Microbial community composition and function in wastewater treatment plants

Antonie Van Leeuwenhoek. 2002 Aug;81(1-4):665-80. doi: 10.1023/a:1020586312170.


Biological wastewater treatment has been applied for more than a century to ameliorate anthropogenic damage to the environment. But only during the last decade the use of molecular tools allowed to accurately determine the composition, and dynamics of activated sludge and biofilm microbial communities. Novel, in many cases yet not cultured bacteria were identified to be responsible for filamentous bulking and foaming as well as phosphorus and nitrogen removal in these systems. Now, methods are developed to infer the in situ physiology of these bacteria. Here we provide an overview of what is currently known about the identity and physiology of some of the microbial key players in activated sludge and biofilm systems.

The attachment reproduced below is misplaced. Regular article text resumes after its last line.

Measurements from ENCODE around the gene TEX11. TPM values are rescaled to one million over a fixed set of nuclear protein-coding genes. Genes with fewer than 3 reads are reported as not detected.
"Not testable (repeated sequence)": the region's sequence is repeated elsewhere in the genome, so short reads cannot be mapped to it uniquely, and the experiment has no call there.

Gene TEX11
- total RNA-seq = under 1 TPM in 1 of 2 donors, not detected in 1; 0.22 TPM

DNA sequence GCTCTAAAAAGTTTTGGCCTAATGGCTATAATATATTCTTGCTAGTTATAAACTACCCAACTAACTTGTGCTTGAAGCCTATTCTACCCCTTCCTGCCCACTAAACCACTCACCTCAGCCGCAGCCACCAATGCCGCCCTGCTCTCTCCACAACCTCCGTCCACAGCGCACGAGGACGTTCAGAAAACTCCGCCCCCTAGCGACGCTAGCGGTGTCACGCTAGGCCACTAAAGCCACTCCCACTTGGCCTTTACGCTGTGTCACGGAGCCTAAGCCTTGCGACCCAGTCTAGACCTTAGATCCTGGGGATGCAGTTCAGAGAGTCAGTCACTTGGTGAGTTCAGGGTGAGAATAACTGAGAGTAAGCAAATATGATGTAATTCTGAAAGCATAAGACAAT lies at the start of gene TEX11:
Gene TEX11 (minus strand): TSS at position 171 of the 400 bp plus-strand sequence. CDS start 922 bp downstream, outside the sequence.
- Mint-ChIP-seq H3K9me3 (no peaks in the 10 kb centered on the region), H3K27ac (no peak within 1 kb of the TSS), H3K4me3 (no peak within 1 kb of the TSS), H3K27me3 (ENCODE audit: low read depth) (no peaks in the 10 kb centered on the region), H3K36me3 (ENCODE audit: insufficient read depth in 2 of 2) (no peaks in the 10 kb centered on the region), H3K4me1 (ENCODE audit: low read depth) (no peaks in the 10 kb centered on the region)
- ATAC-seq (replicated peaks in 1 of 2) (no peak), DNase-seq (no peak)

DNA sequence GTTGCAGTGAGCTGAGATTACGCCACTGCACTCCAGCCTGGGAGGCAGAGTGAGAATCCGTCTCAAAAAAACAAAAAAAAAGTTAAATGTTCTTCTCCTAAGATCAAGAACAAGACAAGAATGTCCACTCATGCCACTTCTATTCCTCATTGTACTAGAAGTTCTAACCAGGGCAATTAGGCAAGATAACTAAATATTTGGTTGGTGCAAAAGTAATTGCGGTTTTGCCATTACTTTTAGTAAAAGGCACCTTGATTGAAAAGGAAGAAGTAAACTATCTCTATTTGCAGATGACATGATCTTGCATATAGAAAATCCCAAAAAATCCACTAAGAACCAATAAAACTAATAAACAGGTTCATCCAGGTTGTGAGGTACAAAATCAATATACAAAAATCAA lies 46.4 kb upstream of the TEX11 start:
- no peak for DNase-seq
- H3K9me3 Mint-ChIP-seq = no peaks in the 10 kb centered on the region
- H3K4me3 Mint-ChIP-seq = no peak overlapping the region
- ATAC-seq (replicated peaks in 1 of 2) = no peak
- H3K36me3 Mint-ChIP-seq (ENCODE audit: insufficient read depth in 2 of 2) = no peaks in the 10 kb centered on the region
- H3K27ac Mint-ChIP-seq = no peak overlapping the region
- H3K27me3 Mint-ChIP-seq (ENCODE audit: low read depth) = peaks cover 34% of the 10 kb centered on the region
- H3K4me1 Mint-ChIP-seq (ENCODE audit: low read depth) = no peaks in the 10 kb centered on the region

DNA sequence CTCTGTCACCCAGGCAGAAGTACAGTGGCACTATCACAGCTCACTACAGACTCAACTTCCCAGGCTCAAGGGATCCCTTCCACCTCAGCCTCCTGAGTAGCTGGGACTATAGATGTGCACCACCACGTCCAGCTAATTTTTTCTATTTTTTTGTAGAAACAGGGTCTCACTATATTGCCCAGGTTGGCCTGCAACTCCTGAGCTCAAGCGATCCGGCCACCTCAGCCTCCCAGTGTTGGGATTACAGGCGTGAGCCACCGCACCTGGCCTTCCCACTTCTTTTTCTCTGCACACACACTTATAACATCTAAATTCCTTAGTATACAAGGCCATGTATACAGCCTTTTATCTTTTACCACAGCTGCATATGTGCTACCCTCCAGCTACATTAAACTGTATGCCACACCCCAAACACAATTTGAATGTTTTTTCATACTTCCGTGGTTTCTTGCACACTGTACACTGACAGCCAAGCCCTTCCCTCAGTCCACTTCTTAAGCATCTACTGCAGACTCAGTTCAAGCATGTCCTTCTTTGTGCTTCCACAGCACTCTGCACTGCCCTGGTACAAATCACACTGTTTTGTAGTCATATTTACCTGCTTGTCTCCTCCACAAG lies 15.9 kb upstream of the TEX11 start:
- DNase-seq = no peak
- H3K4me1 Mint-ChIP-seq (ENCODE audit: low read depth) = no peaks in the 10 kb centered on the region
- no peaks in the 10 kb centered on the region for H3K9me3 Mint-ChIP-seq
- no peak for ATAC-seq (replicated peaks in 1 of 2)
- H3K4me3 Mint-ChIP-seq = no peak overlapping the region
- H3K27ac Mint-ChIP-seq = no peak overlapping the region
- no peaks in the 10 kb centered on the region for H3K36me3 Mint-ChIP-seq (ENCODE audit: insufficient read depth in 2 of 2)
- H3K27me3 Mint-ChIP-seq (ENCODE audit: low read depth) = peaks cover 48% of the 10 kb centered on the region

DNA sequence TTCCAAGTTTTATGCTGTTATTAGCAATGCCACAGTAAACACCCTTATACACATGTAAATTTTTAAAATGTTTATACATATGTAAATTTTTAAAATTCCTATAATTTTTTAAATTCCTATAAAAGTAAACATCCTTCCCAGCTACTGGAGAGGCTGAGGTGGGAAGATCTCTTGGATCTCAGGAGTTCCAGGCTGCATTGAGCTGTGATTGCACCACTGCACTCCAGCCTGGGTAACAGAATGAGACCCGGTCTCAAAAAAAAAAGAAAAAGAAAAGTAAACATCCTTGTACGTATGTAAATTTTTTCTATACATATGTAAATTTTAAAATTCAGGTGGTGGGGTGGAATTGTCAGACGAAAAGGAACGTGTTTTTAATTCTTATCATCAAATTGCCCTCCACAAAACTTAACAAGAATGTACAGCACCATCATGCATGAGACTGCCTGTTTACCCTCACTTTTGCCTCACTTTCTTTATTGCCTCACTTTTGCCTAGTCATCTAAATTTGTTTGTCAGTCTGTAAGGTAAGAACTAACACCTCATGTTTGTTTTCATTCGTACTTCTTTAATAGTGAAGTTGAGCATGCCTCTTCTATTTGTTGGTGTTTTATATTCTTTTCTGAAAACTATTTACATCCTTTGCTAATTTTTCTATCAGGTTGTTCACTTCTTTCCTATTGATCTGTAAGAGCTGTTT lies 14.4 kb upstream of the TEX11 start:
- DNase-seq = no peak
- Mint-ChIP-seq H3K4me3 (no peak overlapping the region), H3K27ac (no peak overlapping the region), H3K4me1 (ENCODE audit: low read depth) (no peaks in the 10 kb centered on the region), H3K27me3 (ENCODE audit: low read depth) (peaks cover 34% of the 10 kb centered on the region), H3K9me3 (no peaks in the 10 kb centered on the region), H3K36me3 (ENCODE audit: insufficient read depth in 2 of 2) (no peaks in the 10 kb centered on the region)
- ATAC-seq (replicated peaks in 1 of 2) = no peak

Publication types

  • Research Support, Non-U.S. Gov't
  • Review

MeSH terms

  • Bacteria / classification*
  • Bacteria / genetics
  • Bacteria / growth & development
  • Bacteria / metabolism*
  • Biofilms
  • DNA, Ribosomal / analysis
  • Ecosystem
  • In Situ Hybridization, Fluorescence
  • Phylogeny
  • RNA, Ribosomal, 16S / genetics
  • Radiography
  • Sewage / microbiology*
  • Waste Disposal, Fluid / methods*
  • Water Microbiology*


  • DNA, Ribosomal
  • RNA, Ribosomal, 16S
  • Sewage